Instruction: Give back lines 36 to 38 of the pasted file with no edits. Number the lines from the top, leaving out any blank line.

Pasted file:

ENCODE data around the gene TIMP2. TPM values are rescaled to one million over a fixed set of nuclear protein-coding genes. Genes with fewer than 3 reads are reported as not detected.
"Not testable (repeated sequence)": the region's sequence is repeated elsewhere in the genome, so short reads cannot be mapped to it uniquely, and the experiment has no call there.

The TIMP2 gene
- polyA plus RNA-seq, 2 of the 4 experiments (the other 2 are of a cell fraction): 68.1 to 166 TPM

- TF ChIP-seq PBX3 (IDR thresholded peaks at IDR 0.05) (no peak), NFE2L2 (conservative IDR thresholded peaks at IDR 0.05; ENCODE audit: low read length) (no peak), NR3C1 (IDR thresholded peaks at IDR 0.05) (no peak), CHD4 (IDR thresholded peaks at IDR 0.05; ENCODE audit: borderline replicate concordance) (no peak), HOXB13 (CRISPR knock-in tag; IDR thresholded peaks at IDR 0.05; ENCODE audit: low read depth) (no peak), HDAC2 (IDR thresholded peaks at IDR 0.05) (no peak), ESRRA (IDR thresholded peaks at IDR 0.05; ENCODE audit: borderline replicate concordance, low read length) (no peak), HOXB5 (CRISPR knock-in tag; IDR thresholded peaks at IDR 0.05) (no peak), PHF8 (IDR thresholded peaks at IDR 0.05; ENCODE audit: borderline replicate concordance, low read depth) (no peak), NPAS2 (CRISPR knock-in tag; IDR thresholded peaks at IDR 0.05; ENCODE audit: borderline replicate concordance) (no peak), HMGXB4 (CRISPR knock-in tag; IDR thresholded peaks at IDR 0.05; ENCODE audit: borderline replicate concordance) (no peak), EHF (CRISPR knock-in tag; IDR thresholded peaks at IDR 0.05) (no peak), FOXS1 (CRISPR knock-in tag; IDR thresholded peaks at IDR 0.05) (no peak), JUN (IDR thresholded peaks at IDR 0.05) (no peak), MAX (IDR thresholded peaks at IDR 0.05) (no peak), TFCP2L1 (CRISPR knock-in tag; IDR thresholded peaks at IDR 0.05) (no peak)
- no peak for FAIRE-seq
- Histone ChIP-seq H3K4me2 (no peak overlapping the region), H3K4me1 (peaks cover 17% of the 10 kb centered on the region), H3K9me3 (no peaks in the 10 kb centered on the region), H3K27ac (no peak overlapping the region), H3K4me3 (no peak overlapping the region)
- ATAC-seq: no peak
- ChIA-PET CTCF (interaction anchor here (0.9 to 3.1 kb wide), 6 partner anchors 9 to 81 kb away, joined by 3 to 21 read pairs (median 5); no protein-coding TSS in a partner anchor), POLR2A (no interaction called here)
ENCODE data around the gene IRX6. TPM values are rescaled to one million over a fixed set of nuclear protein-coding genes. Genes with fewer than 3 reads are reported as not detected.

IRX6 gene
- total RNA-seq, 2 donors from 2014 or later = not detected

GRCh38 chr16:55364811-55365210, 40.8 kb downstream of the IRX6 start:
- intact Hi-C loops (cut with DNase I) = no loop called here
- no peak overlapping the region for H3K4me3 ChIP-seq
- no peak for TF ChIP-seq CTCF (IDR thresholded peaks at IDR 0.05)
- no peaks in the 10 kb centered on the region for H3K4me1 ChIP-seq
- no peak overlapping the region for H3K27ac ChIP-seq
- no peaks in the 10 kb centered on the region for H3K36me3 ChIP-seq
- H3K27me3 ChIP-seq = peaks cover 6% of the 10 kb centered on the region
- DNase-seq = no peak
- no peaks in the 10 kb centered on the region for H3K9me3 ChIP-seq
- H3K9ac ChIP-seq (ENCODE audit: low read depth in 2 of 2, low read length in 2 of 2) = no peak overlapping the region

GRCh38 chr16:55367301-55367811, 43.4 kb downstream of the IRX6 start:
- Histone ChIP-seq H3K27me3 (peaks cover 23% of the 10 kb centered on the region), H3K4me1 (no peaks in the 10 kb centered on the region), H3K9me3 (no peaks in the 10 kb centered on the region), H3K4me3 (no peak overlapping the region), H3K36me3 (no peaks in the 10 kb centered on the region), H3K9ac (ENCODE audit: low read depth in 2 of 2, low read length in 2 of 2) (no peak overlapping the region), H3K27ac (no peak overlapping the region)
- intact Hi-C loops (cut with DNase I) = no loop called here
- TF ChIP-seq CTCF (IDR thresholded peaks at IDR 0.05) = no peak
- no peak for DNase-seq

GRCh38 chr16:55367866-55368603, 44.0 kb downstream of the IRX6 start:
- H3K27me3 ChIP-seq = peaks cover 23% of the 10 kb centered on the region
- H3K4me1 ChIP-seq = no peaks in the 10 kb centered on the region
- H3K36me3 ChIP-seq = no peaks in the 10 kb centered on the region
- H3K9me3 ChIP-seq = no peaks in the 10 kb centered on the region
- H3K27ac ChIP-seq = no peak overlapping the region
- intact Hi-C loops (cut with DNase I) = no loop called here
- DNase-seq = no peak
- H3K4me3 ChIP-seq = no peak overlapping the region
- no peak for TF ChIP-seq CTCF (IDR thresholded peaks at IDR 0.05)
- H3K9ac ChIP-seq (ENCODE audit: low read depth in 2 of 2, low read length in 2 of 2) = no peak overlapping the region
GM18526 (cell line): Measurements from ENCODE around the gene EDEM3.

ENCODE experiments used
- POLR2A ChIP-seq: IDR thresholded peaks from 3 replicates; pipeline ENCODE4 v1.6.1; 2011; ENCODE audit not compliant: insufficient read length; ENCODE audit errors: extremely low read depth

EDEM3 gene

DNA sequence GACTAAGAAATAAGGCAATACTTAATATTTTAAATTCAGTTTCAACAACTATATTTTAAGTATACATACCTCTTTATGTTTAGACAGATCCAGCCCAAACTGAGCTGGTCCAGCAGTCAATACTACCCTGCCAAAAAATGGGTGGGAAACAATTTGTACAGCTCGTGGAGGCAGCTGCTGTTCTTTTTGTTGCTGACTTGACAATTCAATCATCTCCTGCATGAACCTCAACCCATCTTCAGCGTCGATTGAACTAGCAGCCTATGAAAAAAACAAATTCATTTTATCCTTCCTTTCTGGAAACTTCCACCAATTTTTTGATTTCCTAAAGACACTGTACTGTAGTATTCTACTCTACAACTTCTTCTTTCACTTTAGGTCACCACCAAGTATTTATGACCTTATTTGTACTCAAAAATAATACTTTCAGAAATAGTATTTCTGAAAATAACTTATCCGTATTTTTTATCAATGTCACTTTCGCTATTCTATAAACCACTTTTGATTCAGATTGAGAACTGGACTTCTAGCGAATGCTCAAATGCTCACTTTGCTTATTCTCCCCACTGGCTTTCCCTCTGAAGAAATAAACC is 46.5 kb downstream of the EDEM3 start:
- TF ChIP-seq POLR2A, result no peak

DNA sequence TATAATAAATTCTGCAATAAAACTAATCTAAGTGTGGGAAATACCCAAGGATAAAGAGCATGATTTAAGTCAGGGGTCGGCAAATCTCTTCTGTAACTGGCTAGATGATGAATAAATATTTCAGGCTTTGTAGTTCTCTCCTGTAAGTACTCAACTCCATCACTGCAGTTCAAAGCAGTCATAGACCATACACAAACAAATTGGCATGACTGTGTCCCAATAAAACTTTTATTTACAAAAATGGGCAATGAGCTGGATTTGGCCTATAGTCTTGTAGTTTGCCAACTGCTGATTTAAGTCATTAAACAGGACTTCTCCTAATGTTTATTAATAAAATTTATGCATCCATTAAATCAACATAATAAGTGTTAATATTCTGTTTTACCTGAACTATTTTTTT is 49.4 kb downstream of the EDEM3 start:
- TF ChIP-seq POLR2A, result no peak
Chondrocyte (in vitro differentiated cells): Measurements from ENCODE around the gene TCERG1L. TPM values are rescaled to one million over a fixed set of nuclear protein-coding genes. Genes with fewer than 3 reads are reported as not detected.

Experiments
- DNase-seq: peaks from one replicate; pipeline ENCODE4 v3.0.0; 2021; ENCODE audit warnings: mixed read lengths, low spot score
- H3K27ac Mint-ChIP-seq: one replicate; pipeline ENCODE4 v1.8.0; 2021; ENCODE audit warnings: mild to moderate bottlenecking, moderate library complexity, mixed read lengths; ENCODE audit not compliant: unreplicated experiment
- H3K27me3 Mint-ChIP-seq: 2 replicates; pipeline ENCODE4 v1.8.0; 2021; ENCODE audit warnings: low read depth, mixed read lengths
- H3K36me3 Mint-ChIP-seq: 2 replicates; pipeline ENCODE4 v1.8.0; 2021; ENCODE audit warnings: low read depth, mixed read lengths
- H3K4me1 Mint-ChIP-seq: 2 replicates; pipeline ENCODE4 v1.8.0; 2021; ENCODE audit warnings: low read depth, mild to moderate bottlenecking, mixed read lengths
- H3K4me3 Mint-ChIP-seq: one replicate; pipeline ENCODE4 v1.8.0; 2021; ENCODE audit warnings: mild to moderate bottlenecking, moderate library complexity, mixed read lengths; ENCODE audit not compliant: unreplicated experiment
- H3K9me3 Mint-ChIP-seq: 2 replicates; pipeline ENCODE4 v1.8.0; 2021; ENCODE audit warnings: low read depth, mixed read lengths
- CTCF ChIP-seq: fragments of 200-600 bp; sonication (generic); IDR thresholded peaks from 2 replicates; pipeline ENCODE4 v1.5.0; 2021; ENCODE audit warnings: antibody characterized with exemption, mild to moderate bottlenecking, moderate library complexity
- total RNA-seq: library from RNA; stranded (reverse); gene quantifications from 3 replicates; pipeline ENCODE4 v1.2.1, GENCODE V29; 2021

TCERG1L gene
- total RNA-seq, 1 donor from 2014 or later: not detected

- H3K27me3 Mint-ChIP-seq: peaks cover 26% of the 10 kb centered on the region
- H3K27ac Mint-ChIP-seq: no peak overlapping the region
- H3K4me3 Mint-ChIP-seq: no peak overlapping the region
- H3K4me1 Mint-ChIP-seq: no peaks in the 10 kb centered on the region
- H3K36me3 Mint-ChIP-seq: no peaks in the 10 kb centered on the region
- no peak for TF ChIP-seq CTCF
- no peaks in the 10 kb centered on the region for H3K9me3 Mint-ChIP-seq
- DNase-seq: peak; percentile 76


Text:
- DNase-seq = no peak
- H3K4me3 ChIP-seq = no peak overlapping the region
- no peak for TF ChIP-seq CTCF (IDR thresholded peaks at IDR 0.05)